Court denies petition to question Facebook, bankers over iPO
Plaintiff's petition for discovery sought testimony on whether financial data was withheld from the public to determine whether there were grounds for a case.
A discovery petition seeking information from Facebook and its bankers to determine whether they defrauded investors in the social network's IPO last month has been dismissed.
Judge Lee Yeakel for the U.S. District Court for Western Texas ruled today that plaintiffs needed to have stated grounds for a lawsuit and could not use the discovery petition to determine whether it had a case. The petition, which was filed by Bogdan Rentea & Associates, sought to depose CEO Mark Zuckerberg, CFO David Ebersman, Chief Accounting Officer David Spillane, and representatives from Morgan Stanley, J.P. Morgan, and Goldman Sachs about whether a negative revenue forecast was withheld from the public before the social network's IPO.
However, plaintiffs did not meet the requirements of Rule 27 of the Federal Rules of Civil Procedure, which allows for requests for depositions from defendants and document discovery in cases that can't be brought to trial in any U.S. court and that there is an immediate need for preserving testimony to prevent a failure of justice to occur.
"Rentea does not represent to the court that there is any urgency surrounding his desire to depose the defendants or that he is unable to presently bring this suit against the respondents," Yeakel said in a ruling first reported by TechCrunch. "Because Rentea seeks not to perpetuate testimony, as permitted under Rule 27, but rather to determine whether a cause for action exists, the court finds that his petition perpetuate testimony should be denied."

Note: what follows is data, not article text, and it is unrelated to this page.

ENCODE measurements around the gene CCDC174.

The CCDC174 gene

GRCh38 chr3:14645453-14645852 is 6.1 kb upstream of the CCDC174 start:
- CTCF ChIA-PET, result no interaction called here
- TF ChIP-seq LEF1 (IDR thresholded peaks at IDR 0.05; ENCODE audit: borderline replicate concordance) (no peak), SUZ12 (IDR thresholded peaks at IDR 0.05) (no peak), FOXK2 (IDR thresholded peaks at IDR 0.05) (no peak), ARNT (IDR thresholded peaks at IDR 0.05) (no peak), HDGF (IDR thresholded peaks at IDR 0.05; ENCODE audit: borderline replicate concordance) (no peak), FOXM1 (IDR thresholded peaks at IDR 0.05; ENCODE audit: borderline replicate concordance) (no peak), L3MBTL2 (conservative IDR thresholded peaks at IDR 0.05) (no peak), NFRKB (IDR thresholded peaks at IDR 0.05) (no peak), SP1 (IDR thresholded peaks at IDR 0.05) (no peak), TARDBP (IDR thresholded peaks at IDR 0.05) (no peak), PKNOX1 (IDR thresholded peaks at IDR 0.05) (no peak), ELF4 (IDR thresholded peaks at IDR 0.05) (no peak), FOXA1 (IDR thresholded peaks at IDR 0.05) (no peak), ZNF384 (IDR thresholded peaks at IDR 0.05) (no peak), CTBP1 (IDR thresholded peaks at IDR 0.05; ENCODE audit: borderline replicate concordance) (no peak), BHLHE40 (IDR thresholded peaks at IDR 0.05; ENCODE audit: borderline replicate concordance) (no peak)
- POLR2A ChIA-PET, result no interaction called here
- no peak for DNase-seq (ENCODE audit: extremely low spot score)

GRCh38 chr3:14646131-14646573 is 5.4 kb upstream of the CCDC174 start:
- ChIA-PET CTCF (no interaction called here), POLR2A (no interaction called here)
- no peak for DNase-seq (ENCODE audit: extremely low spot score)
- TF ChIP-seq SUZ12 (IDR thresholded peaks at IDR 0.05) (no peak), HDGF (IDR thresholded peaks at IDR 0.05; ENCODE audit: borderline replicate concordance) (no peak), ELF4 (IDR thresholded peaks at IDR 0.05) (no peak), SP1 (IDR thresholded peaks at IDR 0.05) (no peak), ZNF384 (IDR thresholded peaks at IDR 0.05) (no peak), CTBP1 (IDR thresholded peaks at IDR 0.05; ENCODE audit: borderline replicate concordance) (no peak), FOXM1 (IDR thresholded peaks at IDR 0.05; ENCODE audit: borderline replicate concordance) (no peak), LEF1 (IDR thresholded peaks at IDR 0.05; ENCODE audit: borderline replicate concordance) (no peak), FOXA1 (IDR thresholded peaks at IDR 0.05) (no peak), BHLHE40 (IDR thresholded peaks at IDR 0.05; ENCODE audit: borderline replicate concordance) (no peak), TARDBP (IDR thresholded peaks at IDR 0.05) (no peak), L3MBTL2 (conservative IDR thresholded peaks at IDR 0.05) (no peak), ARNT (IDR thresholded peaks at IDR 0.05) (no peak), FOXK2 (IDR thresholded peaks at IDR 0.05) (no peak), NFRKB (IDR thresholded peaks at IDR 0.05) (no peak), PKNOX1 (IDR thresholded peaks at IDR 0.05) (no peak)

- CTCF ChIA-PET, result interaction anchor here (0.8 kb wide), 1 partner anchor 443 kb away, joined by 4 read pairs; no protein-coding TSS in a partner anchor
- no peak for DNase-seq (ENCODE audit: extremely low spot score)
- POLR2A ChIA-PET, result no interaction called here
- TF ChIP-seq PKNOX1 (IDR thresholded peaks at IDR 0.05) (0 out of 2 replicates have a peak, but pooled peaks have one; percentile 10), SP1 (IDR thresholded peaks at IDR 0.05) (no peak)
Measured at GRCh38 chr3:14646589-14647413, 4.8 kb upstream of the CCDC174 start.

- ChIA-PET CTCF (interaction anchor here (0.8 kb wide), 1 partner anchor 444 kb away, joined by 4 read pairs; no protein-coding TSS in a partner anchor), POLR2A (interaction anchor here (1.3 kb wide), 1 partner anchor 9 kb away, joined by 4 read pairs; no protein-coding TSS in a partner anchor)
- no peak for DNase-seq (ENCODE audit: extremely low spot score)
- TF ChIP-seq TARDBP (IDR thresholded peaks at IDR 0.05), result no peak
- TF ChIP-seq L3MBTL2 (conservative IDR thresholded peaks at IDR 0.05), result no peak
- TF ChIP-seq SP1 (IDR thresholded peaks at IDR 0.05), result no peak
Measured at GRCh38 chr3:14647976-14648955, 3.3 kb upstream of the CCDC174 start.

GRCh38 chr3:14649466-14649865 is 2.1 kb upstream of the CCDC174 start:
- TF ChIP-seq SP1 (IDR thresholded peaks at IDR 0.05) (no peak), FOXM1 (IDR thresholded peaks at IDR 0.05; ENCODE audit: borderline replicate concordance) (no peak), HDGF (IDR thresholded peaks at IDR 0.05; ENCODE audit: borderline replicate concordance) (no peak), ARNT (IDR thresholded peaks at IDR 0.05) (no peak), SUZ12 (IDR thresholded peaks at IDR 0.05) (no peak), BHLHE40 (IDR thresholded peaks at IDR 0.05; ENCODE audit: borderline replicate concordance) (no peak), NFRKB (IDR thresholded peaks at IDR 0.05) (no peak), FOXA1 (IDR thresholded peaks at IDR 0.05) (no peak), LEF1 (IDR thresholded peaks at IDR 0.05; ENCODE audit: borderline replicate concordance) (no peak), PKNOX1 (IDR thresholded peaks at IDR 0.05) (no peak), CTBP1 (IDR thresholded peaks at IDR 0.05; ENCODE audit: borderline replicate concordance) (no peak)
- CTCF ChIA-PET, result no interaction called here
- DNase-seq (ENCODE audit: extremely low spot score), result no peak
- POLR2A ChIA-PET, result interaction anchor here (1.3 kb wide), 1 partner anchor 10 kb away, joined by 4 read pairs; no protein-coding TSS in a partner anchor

The social-networking giant applauded the judge's decision.
"We are pleased with the court's decision. As we've said before, we believe the cases filed against us in connection with the IPO are without merit, and we will continue to defend ourselves vigorously," a Facebook representative said in a statement.
Facebook iswho claim the company's executives and its bankers misled them by "selectively disclosing" material information about its revenue outlook. In the days before the public offering, the lead underwriter for the deal for the company. The underwriters of the deal -- Morgan Stanley, JPMorgan Chase, and Goldman Sachs -- reportedly reduced their estimates because . That information was reportedly verbally conveyed to institutional investors but not to smaller investors.
Facebook, which reported in March that more than half its 900 million members were using mobile devices to access the network, updated its filings with the Securities and Exchange Commission in early May to say that thewas cutting into the prices it can set for advertisers, which would in turn hurt the company's revenue.